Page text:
7:30 PM, 21st March, 2014
This reimagining of the Stephen King tale sees Carrie White (Moretz), a shy girl outcast by her peers and sheltered by her religious mother (Moore), reign terror on her small town via telekinesis after being pushed too far at her senior prom. The film remains faithful to both the book and the original movie released in 1976, with a few minor glitch-fixes and added layers that were originally in King’s book.
Chris (Doubleday) terrifyingly pushes Carrie to the edge in a plot to humiliate her at the school’s prom. But that goes horrifically wrong in what is an amazingly scary affair that can be compared to Mean Girls, with a lot of gory blood.
Carrie, as a movie, revels in the scenes that show the ultimate chaos which Carrie, the character, can cause. Director Peirce (Boys Don’t Cry) delivers more sensitivity in this version than the original, which makes all the carnage more satisfying.
While Carrie is entertaining for that carnage, it is also intriguing as a movie as it explores themes including hormonal confusion, teenage bullying and religious fervour in a collected manner without going over the top – all with a tense feeling throughout that gives chills up the proverbial spine.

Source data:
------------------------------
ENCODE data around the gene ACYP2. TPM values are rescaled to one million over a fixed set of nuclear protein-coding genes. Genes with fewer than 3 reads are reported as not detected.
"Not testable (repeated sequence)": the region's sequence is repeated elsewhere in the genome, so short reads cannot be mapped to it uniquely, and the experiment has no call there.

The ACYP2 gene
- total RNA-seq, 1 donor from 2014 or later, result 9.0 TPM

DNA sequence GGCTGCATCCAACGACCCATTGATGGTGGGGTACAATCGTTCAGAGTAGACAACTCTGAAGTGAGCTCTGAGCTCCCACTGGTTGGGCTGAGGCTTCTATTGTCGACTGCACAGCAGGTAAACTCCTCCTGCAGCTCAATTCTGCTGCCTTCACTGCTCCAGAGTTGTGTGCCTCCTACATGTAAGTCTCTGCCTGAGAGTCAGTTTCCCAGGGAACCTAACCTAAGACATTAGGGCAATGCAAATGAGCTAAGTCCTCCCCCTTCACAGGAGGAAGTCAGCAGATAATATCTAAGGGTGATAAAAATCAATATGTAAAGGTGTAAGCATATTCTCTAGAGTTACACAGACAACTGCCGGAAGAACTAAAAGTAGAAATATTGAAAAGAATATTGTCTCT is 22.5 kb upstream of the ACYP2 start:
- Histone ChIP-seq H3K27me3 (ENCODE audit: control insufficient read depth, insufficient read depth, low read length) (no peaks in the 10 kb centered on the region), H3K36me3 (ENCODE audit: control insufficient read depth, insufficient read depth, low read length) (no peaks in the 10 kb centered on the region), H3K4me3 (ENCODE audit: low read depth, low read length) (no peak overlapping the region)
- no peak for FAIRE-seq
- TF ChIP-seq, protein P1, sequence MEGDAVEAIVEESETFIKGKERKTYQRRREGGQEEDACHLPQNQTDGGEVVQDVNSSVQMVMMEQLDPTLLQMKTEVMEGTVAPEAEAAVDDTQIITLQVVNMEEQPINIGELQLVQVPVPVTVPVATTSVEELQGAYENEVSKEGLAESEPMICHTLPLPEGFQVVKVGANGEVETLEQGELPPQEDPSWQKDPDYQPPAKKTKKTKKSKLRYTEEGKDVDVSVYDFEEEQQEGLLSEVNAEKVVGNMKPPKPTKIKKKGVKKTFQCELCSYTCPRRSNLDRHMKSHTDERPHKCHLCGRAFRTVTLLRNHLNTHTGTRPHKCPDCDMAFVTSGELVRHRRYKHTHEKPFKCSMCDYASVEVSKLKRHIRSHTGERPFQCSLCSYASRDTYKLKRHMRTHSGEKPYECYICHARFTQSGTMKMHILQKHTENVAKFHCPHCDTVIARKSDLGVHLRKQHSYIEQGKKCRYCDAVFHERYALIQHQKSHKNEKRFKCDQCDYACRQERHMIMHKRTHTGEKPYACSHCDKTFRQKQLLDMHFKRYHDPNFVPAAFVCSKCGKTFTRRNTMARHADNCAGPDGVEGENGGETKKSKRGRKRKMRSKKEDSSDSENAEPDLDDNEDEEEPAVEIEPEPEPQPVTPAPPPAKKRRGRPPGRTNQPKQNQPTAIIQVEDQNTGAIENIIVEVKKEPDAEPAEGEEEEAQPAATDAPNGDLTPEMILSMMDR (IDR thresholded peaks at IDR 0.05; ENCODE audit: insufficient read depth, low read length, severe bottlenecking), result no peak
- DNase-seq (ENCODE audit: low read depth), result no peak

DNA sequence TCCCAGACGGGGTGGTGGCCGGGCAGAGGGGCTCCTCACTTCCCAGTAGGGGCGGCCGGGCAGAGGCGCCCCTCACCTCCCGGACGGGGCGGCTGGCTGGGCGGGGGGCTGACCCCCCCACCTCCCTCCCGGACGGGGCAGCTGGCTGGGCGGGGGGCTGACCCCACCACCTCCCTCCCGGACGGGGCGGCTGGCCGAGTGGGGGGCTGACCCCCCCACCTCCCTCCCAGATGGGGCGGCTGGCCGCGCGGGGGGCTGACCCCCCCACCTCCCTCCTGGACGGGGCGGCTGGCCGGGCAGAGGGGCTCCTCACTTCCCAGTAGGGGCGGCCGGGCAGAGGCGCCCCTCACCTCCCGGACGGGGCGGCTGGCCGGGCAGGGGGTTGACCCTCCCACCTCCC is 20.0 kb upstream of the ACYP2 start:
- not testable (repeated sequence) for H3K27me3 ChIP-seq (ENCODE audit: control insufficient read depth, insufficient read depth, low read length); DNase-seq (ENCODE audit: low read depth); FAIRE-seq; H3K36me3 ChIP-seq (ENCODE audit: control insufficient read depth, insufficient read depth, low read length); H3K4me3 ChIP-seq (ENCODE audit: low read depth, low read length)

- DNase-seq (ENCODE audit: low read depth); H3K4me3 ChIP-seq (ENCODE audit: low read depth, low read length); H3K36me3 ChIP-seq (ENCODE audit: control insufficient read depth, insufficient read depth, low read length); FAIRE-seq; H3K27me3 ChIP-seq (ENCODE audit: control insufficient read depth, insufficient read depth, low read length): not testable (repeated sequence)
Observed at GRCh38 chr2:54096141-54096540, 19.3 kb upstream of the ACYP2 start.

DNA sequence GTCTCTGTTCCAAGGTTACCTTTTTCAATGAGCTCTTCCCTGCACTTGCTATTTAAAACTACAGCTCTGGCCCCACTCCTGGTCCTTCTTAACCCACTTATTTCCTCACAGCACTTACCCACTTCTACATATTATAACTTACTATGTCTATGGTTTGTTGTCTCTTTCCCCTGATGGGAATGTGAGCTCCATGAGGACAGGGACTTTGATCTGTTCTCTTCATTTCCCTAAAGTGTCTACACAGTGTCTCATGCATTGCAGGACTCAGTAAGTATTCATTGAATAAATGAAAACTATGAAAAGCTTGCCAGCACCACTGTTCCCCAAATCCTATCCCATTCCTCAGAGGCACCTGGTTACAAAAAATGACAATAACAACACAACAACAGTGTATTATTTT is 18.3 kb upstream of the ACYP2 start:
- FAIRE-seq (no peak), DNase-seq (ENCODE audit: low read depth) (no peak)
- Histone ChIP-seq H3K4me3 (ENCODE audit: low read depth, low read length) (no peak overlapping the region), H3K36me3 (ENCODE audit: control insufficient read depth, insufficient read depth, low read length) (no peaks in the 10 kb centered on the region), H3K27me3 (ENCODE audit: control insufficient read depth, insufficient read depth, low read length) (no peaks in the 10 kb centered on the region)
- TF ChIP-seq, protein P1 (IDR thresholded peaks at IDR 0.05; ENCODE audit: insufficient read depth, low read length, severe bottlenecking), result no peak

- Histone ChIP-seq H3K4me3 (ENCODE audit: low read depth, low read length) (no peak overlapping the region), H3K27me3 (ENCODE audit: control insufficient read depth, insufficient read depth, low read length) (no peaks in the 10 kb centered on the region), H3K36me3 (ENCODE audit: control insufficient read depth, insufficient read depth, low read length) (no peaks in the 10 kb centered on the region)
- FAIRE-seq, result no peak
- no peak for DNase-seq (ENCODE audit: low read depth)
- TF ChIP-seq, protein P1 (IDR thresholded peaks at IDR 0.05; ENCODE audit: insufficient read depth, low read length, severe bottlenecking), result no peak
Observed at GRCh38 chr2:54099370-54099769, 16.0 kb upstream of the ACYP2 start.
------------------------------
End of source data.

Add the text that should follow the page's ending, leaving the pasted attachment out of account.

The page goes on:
9:20 PM, 21st March, 2014
Insidious: Chapter 2 is a horror thriller, the sequel to 2010’s Insidious. It stars Patrick Wilson and Rose Byrne, who return as Josh and Renai Lambert, a husband and wife who seek to uncover a secret that has left them dangerously in contact with the spirit world.
The film’s director is James Wan with regular collaborator and fellow Aussie Leigh Whannell penning the screenplay. Previously, the duo created the initial story and characters for the Saw horror films.
The main challenge for a horror sequel like Insidious: Chapter 2 is that it’s more difficult to mystify and scare audiences the second time around. Those familiar with the first instalment of Insidious will applaud the way in which Whannell has rewritten the rules when it comes to follow-up films.
Featuring plenty of references to the original film as well as wrapping up all loose ends, Insidious: Chapter 2 is a prime example of a properly executed sequel. With all of the characters returning and all of the questions from the original being answered Wan and Whannell refuse to short-change the audience.
Another positive aspect of this sequel is that it actually scares. The evil spirits are more effective as real figures and more complex characters than simply through possessions and supernatural activities.
Insidious: Chapter 2 is one of the best efforts from the Wan/Whannell stable of horror films.